4. Correctly assess your sources.
If there isn’t enough source material to write a book on a topic or person, don’t write it. You should under no circumstances attempt such a book with spotty source material and just fill in the rest with what you imagined probably took place or was felt by your subject.
5. Leave feelings out of it. Both yours and the subject’s.
Tell us what happened, postulate on why it happened, discuss the aftermath, but please don’t ever assume to know how everyone felt about it happening. And don’t get carried away by your own feelings on the matter to project onto your topic.
I just found reading this book extremely trying, obviously. (more…)
In the continuing adventures of “The Grimms be crazy,” I present their story “The Dog and the Sparrow.” I should note that this would more aptly be named “The Narratively-Pointless Dog, the Loyal and Vengeful Sparrow, and the Enraged, Totally Idiotic, Comeuppance-for-you-mister Man.”
This version translated by Edgar Taylor and Marian Edwardes from the Grimm’s original Kinder- und Hausmärchen.
A shepherd’s dog had a master who took no care of him, but often let him suffer the greatest hunger. At last he could bear it no longer; so he took to his heels, and off he ran in a very sad and sorrowful mood.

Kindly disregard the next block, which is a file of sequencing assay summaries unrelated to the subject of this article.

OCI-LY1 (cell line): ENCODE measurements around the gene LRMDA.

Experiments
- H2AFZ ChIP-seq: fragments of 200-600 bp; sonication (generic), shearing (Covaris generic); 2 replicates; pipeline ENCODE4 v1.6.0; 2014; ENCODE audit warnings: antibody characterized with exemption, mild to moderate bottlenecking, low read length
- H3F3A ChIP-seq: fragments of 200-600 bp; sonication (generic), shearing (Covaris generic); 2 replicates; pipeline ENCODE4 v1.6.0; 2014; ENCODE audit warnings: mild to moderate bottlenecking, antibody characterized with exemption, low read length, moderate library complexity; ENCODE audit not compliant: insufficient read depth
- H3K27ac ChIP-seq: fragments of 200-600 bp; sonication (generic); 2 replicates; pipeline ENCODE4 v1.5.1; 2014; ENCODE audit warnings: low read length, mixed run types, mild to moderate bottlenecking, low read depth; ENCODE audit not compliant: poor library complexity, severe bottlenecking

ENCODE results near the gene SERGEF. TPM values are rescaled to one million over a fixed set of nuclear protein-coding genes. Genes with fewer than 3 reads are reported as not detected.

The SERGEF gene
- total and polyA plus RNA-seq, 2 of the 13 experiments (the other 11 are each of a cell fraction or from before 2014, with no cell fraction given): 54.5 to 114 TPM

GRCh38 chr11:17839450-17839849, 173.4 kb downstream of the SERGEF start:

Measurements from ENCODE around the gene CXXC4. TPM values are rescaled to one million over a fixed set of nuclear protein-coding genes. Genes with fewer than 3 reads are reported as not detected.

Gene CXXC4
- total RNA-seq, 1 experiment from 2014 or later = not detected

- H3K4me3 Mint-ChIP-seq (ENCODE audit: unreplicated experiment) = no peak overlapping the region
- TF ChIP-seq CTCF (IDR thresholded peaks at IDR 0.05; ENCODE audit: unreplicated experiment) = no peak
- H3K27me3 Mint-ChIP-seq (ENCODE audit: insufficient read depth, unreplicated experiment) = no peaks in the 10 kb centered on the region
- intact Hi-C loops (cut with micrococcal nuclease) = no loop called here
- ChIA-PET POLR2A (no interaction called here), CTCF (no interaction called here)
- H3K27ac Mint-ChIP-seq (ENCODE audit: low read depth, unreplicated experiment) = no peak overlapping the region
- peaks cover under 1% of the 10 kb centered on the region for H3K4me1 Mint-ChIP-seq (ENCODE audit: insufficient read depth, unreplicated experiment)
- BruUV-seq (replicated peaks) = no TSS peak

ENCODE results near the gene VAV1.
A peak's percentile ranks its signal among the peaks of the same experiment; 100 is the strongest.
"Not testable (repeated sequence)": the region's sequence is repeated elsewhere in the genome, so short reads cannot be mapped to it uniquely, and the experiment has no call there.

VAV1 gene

On the road he met a sparrow that said to him, ’Why are you so sad, my friend?’
’Because,’ said the dog, ’I am very very hungry, and have nothing to eat.’
’If that be all,’ answered the sparrow, ’come with me into the next town, and I will soon find you plenty of food.’ (more…)
This review should start with the bald fact that Neil Gaiman may just be the most naturally creative person on the planet. He writes good stories. They’re totally unique, even when he’s retelling something, and they’re all frustratingly inventive.
But, even though his apparently bottomless well of creativity is plenty impressive, that isn’t actually my favorite part of reading Gaiman’s short story collections. Instead, I really enjoyed that oft-skipped part of books: the author’s preface. Because, however interesting the stories themselves are, it’s marvelous to be given the inside story of where they came from, what their original context was, and, in some cases, how pleased the author is (or isn’t) with the outcome. And unsurprisingly, Gaiman is just as good at explanatory notes as he is at stories. (more…)
I’ve always been struck by how affected we are by books we read (or, more likely, read to us) in our early years. The ones we read ourselves in our remembered childhoods are less surprising; of course they resonated—they were the first books we actually, personally devoured. But the ones I find truly shocking in their emotional and psychological effect are the ones we don’t necessarily remember. The ones read to us before we have particularly firm memories of anything, let alone books.
I think fairy tales often fall into this category since they are so commonly (and strangely, considering much of their content) read to children. There’s plenty of opportunity for subconscious internalization with stories like these, but even I didn’t know how much until some recent chance book encounters. (more…)